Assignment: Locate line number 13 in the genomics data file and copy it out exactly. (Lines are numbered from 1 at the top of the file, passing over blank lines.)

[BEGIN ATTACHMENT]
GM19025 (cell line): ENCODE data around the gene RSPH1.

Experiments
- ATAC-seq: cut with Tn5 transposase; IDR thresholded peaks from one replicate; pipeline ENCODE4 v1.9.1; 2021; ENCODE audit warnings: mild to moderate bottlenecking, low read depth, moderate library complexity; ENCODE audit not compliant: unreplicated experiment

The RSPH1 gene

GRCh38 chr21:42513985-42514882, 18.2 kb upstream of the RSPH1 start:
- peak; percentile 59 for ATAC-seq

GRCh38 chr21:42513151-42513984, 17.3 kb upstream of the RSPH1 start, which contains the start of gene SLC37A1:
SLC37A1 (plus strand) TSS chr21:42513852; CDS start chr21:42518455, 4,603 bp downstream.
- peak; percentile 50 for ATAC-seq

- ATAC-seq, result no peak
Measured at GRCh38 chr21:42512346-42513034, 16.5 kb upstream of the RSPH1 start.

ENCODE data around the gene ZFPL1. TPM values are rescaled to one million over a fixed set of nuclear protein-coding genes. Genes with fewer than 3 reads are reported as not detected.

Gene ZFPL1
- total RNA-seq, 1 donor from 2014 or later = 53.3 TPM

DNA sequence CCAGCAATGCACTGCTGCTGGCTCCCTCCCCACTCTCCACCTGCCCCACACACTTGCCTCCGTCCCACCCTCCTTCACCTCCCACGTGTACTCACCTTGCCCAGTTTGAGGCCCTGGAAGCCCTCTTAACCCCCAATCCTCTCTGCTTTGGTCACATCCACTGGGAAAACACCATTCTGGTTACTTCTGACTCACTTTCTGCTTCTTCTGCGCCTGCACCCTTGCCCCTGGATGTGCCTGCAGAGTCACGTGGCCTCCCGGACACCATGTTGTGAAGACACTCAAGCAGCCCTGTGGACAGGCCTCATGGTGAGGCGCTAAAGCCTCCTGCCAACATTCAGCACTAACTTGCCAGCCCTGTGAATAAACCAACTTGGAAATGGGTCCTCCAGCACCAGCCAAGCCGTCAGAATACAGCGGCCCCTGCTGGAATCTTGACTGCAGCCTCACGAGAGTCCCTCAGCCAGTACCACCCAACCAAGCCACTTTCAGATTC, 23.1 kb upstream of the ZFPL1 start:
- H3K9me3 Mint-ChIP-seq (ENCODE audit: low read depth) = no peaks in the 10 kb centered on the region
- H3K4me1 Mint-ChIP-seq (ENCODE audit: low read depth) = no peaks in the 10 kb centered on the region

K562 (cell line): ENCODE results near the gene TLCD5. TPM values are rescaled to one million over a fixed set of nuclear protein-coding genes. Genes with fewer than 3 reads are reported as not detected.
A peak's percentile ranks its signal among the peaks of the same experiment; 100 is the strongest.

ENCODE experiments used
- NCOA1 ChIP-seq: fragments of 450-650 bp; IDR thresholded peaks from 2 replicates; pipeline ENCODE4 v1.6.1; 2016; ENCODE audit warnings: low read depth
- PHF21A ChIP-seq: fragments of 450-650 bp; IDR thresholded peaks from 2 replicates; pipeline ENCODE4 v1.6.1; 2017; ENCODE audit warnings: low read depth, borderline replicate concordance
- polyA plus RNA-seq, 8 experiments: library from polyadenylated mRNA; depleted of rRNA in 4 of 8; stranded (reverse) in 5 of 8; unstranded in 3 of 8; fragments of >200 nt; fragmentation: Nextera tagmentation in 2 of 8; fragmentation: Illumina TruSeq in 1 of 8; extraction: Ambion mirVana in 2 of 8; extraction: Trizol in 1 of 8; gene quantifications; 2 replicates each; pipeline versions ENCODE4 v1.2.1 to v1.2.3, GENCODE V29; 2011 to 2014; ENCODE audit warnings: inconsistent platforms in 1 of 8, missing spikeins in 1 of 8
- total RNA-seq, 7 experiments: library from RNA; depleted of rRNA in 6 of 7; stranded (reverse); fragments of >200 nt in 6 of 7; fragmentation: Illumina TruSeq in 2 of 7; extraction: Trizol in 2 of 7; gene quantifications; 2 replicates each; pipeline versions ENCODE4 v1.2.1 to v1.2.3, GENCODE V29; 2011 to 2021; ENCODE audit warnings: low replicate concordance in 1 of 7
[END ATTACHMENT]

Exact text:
Gene ZFPL1